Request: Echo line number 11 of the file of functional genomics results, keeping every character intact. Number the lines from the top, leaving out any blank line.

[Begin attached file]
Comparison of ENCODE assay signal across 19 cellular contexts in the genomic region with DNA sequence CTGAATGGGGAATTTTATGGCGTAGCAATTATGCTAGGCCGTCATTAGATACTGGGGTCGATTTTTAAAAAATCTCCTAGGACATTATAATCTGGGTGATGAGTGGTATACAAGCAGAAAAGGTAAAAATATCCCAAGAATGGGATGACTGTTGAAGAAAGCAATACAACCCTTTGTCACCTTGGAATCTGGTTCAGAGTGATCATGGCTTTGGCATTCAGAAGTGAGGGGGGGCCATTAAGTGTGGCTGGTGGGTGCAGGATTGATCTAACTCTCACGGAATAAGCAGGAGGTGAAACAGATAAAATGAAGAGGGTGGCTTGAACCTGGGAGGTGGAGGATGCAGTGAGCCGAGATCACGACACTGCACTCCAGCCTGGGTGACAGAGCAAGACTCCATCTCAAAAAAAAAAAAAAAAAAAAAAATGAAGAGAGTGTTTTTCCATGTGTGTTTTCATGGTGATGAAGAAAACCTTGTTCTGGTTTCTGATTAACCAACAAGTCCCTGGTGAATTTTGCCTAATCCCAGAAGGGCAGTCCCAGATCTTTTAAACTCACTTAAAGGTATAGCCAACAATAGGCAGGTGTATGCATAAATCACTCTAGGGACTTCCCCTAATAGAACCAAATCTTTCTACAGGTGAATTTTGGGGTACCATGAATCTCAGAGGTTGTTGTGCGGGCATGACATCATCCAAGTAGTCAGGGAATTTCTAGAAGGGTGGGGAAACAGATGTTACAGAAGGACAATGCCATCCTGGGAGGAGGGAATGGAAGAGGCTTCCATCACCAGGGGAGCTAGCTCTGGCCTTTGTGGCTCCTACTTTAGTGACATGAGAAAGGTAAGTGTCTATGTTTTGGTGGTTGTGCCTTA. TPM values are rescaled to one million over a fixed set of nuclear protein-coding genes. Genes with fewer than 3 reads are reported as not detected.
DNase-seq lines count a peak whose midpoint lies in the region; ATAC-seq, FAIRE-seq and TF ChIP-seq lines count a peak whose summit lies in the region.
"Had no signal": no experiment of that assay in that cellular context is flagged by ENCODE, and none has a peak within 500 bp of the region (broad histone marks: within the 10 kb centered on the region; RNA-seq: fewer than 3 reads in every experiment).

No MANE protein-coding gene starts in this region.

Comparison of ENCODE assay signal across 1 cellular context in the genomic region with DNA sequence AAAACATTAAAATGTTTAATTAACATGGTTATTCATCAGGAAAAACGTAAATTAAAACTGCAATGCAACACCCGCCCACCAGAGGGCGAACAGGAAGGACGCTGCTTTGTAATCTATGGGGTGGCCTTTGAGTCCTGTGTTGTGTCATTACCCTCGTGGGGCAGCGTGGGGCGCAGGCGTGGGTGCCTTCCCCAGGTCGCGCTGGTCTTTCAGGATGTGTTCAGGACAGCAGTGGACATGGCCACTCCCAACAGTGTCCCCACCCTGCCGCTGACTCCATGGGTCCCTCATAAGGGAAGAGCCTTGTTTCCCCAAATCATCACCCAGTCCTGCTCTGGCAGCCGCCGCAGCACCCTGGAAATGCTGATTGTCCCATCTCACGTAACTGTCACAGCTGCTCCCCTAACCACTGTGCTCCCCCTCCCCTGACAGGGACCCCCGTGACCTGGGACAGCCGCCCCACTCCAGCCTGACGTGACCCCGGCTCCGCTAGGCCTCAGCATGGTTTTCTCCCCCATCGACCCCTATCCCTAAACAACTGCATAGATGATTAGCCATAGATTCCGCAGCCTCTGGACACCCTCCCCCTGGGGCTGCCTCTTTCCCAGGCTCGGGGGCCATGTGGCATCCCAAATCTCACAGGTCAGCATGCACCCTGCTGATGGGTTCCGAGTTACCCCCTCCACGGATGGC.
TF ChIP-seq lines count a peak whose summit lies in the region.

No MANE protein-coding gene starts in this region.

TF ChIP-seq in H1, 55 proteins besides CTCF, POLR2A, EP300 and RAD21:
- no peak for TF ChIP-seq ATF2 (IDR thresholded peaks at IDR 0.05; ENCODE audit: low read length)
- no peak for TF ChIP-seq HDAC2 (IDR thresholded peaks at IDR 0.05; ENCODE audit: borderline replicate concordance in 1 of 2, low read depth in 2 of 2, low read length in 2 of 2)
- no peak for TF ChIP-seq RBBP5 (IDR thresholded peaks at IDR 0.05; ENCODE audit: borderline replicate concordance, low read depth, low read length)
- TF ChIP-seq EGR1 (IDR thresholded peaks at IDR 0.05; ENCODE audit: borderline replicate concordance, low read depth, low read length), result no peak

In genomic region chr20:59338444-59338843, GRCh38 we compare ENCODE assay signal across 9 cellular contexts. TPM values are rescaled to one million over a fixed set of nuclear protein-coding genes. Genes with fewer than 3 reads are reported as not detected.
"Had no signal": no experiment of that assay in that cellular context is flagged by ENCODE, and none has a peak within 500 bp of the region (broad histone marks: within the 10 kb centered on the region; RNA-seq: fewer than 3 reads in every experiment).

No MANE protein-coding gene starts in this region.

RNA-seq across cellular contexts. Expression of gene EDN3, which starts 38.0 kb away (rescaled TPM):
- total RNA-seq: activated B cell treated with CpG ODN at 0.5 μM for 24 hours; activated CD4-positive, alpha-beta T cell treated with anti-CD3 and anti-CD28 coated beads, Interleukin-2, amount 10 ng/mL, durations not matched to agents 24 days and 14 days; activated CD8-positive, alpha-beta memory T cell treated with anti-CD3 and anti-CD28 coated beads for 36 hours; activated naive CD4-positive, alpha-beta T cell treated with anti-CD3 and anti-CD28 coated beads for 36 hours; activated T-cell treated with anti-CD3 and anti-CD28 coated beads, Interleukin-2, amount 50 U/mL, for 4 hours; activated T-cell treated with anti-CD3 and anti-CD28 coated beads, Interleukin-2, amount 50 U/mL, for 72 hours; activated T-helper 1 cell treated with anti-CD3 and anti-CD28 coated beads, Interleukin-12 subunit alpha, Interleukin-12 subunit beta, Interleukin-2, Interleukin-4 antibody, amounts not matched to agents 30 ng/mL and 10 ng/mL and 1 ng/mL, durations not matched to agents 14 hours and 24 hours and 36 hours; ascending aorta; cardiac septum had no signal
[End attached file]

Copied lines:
- no peak for TF ChIP-seq RBBP5 (IDR thresholded peaks at IDR 0.05; ENCODE audit: borderline replicate concordance, low read depth, low read length)